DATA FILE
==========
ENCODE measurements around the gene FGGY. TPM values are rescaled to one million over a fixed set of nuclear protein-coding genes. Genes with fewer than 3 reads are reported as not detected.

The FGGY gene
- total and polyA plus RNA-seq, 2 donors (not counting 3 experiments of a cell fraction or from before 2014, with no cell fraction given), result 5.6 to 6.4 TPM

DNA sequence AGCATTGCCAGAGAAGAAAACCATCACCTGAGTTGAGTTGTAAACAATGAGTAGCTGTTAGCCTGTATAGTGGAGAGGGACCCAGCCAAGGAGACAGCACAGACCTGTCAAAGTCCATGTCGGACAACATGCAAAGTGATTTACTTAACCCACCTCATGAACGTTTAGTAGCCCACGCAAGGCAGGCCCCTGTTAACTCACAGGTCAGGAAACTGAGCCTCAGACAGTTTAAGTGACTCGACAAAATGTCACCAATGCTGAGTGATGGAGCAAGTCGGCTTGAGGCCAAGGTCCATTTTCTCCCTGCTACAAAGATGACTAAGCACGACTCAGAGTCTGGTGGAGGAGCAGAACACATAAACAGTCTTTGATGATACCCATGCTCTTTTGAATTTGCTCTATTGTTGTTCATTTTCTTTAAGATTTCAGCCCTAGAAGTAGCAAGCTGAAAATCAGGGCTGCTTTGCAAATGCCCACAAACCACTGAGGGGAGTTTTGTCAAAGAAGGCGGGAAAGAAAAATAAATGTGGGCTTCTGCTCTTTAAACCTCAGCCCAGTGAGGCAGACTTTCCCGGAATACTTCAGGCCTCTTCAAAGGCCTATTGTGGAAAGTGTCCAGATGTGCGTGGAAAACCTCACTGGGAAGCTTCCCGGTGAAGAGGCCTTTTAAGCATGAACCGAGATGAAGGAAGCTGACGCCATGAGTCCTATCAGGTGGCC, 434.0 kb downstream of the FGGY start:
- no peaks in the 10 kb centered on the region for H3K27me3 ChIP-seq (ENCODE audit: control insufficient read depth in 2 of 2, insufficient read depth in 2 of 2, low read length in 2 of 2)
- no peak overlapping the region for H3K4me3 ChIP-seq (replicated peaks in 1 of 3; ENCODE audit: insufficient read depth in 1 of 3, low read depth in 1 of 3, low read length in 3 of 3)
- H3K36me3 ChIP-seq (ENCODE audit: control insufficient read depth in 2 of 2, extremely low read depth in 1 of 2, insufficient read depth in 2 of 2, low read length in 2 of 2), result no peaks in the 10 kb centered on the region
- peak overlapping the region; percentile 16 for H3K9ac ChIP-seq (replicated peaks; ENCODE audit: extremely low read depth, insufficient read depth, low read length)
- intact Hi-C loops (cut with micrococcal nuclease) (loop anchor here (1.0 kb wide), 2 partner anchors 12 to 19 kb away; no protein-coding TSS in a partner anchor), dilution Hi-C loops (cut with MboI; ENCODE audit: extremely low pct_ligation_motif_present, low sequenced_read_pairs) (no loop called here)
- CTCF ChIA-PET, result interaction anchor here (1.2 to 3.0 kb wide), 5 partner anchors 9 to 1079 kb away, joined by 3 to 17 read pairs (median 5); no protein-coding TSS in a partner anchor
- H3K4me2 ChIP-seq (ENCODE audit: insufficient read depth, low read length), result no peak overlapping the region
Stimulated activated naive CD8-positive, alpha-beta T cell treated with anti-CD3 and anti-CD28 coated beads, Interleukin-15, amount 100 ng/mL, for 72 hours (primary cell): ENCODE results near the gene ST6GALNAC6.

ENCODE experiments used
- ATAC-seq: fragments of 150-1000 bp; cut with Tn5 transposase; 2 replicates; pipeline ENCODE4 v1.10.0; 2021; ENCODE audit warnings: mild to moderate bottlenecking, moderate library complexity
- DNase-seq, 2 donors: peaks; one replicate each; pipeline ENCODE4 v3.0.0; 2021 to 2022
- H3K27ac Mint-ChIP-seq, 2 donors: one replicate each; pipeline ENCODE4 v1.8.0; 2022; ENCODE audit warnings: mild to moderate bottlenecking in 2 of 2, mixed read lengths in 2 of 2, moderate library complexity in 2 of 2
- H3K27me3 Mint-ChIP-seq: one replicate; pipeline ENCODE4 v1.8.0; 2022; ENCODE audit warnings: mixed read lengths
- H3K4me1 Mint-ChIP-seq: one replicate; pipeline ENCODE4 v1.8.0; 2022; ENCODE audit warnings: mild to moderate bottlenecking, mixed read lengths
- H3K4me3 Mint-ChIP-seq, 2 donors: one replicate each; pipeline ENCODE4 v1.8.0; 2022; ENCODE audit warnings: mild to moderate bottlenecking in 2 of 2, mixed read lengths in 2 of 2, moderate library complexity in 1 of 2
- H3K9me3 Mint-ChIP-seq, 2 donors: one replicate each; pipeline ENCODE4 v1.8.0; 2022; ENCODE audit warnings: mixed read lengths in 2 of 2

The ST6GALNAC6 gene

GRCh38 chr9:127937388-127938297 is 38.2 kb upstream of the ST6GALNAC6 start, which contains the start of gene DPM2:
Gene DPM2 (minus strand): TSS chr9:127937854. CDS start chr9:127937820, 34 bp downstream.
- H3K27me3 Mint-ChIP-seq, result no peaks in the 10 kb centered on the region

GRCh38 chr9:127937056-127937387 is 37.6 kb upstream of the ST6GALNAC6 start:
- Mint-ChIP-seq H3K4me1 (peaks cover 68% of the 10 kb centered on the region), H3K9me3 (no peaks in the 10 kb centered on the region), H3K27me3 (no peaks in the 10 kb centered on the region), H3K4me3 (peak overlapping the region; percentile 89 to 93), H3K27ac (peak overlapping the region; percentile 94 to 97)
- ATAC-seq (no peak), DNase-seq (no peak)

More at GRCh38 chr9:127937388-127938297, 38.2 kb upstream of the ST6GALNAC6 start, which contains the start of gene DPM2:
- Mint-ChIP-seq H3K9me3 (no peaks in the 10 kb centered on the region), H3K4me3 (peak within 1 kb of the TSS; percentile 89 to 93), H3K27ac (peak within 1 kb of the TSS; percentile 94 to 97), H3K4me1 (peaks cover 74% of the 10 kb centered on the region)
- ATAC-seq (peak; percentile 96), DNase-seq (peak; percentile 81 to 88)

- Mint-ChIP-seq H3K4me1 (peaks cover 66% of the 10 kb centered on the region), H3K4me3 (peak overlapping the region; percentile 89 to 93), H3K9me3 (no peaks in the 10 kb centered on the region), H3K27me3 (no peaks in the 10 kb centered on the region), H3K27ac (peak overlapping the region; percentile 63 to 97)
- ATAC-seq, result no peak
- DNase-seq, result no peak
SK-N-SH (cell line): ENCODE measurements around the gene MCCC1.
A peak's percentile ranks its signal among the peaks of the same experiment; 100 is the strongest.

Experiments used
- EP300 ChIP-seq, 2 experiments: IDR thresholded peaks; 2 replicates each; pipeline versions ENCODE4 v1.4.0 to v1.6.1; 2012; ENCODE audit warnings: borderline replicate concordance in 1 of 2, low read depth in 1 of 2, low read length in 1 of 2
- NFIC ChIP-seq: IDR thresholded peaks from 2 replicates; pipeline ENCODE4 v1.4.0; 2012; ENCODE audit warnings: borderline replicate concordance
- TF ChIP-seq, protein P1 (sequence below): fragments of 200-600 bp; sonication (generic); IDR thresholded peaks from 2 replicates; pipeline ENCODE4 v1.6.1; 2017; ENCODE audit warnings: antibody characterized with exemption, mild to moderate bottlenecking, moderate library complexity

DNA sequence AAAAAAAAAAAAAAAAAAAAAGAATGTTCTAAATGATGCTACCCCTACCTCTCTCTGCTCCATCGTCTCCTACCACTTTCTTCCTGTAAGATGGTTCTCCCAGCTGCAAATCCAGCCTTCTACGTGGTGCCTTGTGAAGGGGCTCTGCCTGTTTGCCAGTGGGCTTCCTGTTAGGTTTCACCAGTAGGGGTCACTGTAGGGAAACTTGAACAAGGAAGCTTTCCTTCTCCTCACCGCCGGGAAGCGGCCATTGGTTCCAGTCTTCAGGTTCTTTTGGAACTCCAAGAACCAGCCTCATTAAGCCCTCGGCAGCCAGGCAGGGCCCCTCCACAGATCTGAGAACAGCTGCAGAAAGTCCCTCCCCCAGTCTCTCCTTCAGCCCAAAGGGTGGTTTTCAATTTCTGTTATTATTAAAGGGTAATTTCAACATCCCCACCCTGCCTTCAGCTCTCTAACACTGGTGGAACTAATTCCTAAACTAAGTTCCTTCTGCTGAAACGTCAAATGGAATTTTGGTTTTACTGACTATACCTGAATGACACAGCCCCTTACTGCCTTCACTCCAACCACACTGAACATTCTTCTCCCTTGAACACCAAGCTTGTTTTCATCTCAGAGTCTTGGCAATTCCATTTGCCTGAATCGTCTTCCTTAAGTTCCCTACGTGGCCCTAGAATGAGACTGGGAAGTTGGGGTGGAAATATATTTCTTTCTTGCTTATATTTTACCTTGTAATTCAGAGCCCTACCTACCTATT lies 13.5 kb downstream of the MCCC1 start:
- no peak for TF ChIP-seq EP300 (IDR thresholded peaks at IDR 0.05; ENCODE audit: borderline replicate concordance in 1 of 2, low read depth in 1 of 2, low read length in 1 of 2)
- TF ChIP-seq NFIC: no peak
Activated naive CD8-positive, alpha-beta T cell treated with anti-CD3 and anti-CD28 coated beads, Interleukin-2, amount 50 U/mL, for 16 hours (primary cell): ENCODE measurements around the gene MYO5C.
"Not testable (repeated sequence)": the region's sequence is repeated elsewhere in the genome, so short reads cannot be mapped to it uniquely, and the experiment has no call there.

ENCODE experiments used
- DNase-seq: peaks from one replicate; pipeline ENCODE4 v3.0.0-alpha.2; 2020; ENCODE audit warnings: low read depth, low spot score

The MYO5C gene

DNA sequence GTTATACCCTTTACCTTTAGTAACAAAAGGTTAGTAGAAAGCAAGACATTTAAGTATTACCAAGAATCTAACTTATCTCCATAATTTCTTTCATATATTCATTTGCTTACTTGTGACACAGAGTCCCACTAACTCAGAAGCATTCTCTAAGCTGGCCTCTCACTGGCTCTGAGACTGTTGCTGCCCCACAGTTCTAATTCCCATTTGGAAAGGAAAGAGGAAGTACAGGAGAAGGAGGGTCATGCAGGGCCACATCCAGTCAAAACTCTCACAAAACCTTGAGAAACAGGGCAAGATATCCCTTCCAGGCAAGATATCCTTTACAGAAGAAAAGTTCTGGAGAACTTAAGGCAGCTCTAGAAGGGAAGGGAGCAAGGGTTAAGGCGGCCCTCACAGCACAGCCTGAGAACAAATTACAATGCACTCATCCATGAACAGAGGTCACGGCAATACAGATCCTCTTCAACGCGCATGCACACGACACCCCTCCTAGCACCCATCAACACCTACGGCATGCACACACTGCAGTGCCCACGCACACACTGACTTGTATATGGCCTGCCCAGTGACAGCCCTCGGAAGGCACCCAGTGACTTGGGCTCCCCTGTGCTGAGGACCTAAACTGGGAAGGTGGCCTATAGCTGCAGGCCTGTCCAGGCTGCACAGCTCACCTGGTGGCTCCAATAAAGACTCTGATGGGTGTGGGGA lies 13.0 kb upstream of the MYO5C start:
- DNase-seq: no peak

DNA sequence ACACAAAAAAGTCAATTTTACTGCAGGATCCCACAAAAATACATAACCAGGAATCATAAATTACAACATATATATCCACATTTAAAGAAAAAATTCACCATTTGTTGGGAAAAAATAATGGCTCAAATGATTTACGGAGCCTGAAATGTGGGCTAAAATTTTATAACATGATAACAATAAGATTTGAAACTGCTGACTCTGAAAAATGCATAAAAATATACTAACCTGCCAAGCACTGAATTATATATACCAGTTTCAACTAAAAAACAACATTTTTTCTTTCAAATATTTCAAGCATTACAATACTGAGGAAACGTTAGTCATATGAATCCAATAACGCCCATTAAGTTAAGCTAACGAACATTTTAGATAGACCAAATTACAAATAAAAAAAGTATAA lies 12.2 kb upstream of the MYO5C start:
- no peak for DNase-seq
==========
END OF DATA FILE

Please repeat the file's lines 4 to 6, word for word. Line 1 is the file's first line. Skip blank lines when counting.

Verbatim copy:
DNA sequence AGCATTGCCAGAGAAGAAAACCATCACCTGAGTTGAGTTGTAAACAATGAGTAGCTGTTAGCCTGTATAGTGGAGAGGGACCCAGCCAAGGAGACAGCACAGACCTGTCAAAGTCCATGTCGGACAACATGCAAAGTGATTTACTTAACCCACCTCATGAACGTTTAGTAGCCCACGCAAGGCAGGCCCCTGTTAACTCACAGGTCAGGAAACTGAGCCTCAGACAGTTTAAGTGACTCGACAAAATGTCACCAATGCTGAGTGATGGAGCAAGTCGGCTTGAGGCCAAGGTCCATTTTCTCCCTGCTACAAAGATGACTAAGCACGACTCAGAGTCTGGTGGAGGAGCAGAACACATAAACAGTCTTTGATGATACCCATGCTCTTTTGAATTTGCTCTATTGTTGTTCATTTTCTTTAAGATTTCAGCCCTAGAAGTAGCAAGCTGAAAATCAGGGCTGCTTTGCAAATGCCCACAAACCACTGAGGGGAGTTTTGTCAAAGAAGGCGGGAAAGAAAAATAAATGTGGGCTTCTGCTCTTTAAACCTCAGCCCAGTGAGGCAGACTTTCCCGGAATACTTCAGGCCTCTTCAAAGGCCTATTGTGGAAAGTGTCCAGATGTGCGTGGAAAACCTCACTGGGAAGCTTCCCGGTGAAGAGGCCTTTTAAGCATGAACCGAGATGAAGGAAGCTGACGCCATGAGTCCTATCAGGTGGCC, 434.0 kb downstream of the FGGY start:
- no peaks in the 10 kb centered on the region for H3K27me3 ChIP-seq (ENCODE audit: control insufficient read depth in 2 of 2, insufficient read depth in 2 of 2, low read length in 2 of 2)
- no peak overlapping the region for H3K4me3 ChIP-seq (replicated peaks in 1 of 3; ENCODE audit: insufficient read depth in 1 of 3, low read depth in 1 of 3, low read length in 3 of 3)